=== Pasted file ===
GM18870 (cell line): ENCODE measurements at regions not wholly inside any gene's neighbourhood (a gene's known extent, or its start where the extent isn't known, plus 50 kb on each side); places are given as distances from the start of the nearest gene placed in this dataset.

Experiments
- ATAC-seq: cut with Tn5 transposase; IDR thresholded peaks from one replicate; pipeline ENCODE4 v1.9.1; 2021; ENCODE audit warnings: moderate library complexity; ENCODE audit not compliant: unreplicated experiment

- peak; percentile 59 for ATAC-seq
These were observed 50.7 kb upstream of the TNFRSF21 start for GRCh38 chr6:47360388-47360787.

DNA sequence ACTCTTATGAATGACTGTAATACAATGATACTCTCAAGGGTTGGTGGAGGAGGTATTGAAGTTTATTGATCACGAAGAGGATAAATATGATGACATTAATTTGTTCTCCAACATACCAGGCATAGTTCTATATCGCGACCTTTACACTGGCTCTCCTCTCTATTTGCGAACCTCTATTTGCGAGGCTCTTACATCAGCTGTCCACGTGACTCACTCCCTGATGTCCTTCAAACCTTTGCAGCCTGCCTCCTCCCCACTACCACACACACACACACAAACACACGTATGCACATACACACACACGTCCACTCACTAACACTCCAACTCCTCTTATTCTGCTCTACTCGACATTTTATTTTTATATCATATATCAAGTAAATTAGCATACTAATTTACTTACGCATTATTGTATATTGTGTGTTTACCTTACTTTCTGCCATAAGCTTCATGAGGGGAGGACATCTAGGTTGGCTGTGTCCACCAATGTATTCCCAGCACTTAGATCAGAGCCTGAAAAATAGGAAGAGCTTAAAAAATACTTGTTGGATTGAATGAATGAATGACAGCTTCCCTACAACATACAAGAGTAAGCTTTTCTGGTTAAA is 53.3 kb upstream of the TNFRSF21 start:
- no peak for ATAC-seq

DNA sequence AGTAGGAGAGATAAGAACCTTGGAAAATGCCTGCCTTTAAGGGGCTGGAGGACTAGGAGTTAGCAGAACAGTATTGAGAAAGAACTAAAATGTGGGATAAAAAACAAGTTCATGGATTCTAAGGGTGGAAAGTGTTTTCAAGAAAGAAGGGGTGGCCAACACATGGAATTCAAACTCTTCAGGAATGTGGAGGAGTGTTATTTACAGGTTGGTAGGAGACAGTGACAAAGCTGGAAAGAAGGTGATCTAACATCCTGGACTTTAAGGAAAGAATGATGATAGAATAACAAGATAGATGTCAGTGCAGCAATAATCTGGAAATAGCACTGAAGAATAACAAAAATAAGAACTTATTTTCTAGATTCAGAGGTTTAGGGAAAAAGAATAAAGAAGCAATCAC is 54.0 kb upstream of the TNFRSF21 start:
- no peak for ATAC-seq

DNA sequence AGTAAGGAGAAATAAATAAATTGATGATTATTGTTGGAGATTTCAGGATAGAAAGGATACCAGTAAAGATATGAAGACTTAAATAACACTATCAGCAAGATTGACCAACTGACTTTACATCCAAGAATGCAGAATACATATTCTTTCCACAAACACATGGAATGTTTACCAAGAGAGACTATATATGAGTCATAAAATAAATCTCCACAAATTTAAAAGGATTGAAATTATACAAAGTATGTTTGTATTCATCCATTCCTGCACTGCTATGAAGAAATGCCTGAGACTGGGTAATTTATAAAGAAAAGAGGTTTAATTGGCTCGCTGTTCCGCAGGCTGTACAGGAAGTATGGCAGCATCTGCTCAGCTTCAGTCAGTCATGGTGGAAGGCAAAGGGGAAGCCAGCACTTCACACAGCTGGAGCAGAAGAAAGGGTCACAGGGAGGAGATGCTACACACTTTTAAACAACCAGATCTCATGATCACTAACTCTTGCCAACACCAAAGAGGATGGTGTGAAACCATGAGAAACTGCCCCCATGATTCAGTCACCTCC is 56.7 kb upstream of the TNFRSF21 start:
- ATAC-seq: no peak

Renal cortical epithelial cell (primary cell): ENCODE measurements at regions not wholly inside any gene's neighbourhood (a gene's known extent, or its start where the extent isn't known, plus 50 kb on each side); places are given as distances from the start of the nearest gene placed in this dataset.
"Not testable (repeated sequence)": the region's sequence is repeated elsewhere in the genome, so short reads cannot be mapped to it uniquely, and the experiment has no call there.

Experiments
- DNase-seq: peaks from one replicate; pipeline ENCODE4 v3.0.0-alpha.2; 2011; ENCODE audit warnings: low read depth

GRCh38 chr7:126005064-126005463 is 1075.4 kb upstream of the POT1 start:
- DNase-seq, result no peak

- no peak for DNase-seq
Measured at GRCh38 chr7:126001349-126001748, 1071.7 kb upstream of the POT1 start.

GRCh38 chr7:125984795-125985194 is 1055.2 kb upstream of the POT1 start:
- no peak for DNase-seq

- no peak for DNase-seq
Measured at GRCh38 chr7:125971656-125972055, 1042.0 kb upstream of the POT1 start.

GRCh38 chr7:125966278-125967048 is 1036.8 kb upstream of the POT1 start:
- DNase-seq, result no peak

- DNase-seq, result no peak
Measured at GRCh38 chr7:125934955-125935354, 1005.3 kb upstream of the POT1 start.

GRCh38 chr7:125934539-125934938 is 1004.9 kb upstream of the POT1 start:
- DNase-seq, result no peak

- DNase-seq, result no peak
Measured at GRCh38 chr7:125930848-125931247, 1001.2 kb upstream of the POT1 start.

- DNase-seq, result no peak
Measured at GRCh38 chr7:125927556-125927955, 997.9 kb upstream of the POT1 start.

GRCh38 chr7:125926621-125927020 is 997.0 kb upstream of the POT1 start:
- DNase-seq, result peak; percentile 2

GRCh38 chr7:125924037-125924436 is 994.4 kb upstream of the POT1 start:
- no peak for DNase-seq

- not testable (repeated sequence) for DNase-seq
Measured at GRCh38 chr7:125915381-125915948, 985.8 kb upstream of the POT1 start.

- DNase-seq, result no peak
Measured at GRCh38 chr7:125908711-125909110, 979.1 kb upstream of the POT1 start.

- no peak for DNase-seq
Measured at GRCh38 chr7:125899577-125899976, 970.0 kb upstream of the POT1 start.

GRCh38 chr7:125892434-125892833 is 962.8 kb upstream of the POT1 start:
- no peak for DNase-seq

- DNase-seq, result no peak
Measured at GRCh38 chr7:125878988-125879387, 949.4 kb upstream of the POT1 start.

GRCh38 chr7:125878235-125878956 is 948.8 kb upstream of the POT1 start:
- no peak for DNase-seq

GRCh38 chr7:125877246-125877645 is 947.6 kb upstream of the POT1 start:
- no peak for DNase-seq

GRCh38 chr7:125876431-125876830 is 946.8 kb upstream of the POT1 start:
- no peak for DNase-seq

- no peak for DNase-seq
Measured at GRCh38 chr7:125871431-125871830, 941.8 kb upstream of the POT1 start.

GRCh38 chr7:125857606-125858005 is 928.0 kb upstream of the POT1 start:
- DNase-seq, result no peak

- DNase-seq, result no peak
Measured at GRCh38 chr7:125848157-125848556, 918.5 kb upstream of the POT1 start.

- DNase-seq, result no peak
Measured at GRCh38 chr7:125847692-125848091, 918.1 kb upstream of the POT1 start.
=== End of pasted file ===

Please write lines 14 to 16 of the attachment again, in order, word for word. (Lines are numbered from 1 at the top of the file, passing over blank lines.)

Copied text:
Experiments
- DNase-seq: peaks from one replicate; pipeline ENCODE4 v3.0.0-alpha.2; 2011; ENCODE audit warnings: low read depth

GRCh38 chr7:126005064-126005463 is 1075.4 kb upstream of the POT1 start: